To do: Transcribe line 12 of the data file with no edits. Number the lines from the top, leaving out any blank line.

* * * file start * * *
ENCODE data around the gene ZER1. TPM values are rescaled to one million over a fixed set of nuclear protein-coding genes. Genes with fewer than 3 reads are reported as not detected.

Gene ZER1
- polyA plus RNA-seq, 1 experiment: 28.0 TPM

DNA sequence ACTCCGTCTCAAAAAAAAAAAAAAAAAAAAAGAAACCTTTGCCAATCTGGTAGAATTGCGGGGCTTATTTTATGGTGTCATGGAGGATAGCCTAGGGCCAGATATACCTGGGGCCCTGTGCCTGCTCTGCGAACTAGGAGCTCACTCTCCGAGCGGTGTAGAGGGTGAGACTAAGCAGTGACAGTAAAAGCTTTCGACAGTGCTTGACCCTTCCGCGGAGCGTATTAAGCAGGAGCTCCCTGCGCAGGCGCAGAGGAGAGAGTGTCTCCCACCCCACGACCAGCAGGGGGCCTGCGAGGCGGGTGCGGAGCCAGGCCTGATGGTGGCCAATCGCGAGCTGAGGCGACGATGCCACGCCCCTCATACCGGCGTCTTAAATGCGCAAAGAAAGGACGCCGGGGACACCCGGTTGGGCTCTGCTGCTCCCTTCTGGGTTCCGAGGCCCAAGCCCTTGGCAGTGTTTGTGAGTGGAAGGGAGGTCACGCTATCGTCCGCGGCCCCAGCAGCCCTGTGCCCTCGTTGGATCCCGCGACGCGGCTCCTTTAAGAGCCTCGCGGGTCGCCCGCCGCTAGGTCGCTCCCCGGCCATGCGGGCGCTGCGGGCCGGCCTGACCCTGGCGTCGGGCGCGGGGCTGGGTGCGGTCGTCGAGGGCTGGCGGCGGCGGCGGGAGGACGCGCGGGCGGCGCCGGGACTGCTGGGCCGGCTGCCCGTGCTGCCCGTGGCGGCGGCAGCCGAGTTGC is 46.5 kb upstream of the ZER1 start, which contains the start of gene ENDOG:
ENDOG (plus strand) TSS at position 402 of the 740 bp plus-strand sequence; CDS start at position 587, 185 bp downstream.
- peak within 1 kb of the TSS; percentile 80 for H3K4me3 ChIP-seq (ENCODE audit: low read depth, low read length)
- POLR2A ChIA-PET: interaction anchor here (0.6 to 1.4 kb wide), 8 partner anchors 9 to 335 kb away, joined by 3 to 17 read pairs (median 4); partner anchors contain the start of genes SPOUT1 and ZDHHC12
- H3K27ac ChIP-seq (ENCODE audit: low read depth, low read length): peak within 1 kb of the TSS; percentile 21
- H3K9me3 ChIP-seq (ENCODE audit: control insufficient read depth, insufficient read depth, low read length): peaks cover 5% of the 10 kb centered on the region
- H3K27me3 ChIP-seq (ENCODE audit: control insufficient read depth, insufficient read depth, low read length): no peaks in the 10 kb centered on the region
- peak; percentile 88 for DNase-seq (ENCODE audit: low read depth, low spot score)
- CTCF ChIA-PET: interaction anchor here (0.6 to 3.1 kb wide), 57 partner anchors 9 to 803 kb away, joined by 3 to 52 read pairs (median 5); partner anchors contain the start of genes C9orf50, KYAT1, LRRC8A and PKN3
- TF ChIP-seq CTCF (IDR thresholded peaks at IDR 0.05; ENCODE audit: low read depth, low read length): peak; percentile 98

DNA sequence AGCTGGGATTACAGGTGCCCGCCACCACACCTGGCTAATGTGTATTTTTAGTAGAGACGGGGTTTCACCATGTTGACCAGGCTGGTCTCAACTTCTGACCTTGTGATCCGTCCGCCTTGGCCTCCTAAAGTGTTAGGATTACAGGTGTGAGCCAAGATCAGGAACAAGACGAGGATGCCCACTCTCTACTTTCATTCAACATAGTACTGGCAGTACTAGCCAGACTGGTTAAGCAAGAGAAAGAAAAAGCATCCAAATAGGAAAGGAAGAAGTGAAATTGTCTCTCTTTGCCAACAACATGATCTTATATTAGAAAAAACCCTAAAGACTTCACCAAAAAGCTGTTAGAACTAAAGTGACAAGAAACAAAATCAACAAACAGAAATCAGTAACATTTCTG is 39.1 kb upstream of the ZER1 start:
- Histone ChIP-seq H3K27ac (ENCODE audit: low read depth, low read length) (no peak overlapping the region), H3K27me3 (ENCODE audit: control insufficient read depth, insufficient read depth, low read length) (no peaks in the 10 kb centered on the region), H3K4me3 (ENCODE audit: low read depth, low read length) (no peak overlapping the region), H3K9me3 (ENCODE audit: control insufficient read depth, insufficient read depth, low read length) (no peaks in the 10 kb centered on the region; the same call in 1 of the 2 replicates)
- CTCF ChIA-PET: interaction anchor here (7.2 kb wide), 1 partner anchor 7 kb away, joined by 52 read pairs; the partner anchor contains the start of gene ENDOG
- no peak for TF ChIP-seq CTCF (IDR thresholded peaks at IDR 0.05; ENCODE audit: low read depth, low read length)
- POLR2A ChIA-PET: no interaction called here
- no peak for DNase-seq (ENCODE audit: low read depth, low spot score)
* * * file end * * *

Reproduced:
- CTCF ChIA-PET: interaction anchor here (0.6 to 3.1 kb wide), 57 partner anchors 9 to 803 kb away, joined by 3 to 52 read pairs (median 5); partner anchors contain the start of genes C9orf50, KYAT1, LRRC8A and PKN3